I wonder if there are any fine (whether precise or expansive) critical accounts of this theme or topos – I’d think there must be, but can’t remember encountering any.

  3. I love everything Potter, but Jo is turning out to be a real disappointment, and it breaks my heart.

    About charity John, do only good guys give to charity? The Mafia put money into the collection plate, that must mean they are angels, how about big corporations getting involved with charity giving? Jo maybe gives 3 percent of her wealth to good causes a year, I give many times that, most decent people do.

    I’m reading the entire trilogy by Masters and more shocking than the biography is the diary, about his communication with what he calls TEAM ROWLING.

    I will update here in a few days with some feedback about all three books, which come to something like 150,000 words, so he must be on to something. At the back of the One Election book, there are hundreds of references, it seems liked a legitimate biography.

  4. Update:

    I’ve read the books, all of them, they were free after all.

    So, Masters is not a Rowling fan, which is very obvious.

    J.K. Rowling in: It’s a Kind of Magic is very much ‘spitting image’, you will get the reference if from the U.K. If you are a Rowling fan, you won’t like the book, the fictional representation of her is not a nice person, the opposite, doing things like flashing headlights at other drivers at night, just to dazzle their eyes, and she is written as a greedy bully as well, paranoid and very careful with money. the most bizarre satire I’ve ever read.

    One Election Please… is Masters Rowling biography. It is 90% factual, and 10% theories and guesswork, and the author does say this, he doesn’t say the 10% of theories are certain, but when read as a whole, the book is pretty bad for Jo, Masters has found inconsistencies in her statements from one year to the next, some would think them just that, inconsistencies, others would think them lies or deception. I don’t know if I would have paid for the book as I don’t read biographies normally, but it was on a free promotion, and I did learn a lot about Rowling from the book.
    Summed up, One Election Please… is a compilation of everything Rowling has ever said or done wrong. I come away thinking that I really have been hoodwinked, there are so many citations that support the claims made, it is hard not to believe Masters Conclusions.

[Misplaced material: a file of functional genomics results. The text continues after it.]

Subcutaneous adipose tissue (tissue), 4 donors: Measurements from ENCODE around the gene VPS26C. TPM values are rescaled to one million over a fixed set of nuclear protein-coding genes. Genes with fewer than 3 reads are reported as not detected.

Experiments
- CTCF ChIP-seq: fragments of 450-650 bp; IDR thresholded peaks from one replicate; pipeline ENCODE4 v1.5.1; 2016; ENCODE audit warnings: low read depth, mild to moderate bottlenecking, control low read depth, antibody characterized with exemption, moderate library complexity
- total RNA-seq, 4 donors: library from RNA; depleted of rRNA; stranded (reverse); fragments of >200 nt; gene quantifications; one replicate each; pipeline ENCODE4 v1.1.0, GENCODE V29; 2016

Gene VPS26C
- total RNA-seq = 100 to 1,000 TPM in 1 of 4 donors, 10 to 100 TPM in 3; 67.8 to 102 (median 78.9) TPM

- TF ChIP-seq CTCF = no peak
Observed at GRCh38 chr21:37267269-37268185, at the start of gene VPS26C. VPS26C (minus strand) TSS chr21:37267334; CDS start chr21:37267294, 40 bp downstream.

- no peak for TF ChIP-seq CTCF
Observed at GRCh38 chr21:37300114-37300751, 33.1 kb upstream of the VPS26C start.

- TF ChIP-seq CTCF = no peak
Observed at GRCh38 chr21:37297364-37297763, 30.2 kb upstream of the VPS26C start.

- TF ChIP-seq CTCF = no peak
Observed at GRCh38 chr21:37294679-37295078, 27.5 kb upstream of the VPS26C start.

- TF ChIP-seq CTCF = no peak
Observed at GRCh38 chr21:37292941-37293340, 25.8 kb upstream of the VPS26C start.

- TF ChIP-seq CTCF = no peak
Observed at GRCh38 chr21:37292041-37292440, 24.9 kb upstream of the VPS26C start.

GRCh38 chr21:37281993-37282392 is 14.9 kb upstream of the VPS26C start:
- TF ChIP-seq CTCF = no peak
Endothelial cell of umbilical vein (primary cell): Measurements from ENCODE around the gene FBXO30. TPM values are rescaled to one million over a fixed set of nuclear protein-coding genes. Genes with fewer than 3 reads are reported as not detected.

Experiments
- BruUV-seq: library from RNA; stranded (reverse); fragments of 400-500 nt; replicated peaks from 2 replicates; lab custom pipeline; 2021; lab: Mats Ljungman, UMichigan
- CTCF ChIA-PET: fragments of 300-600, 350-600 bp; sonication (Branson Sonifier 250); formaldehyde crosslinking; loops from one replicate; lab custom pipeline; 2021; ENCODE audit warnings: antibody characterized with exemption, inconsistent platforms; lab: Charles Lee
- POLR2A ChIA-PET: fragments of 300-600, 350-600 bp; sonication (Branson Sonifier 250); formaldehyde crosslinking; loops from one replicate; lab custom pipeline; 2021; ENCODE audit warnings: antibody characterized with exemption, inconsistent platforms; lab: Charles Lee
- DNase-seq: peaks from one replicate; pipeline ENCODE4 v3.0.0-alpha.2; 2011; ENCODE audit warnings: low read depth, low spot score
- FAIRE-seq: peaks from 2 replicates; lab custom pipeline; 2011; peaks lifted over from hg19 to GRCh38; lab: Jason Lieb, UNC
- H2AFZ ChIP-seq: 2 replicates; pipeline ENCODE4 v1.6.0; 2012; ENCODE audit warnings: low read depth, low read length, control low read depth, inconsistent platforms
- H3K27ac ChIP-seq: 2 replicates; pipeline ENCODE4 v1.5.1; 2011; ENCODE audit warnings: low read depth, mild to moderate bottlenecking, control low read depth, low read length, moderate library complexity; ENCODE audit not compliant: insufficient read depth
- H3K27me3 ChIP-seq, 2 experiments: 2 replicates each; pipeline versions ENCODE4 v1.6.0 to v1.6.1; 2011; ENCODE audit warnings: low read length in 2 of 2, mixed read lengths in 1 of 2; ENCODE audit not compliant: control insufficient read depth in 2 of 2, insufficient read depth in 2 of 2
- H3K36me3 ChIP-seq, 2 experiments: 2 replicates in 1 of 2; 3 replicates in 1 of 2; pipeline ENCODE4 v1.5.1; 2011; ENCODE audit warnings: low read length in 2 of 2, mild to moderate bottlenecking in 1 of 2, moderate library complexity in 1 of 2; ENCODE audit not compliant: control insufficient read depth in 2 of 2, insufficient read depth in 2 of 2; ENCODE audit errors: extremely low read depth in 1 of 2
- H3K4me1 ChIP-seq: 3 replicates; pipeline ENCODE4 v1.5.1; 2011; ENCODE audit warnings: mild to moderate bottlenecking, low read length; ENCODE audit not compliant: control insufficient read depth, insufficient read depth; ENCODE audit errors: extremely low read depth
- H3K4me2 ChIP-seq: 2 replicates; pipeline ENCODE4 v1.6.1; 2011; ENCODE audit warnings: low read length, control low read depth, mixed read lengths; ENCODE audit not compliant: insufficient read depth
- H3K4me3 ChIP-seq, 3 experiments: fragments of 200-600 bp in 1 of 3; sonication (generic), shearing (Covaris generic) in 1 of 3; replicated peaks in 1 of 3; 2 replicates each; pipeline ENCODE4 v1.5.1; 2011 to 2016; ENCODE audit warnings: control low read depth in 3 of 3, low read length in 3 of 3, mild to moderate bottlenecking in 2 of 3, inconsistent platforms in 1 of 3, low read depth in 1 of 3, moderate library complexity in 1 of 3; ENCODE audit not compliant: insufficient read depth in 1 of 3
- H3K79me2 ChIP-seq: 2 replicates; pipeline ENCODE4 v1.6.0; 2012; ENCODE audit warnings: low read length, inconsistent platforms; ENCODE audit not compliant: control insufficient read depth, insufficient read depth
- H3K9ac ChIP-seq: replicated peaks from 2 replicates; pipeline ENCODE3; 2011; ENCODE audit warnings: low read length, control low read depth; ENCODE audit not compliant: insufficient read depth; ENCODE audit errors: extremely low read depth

How Not to Get Sued by JK Rowling. This book is a diary, with a joke section at the start, all jokes are about Rowling, with Masters claiming that he was threatened and bullied by her, and is answering that behaviour by releasing the diary of his encounter with Rowling and her solicitors and by making endless jokes about her also.
    The diary is all about him trying to send her a copy of the biography. It contains lots of reproduced emails and his thoughts on the situation. You get to know him a little and it is interesting to see behind the scenes as he tries to avoid getting sued.
    The jokes and tips at the start are the best part, and it is hard to say if he was in the right or wrong to hold back sending One Election Please… to her solicitors before she agreed to his 10 points.

    If you don’t want your opinion of Rowling to change, avoid these books. Masters was treated pretty badly by Jo’s people it has to be said. He was polite from the start of his dealings with ‘team Rowling’, as he puts it.
    One Election is educational, there is a lot about politics in the early chapters that I did not expect, it’s like part biography, part U.K. and EU politics primer.
    Masters isn’t a fence sitter, he tells you this in the intro. But he is objective and has a way of explaining things by providing imaginary scenarios, which is very refreshing, not like normal biographies, which is why I don’t normally read them.

    There are also 5 hours of video interviews of Rowling on his Youtube channel which are referenced a hundred times maybe in the book. I am no expert, but its obvious that Jo has been caught out by Masters dozens of times, lying on camera. Its shocking stuff.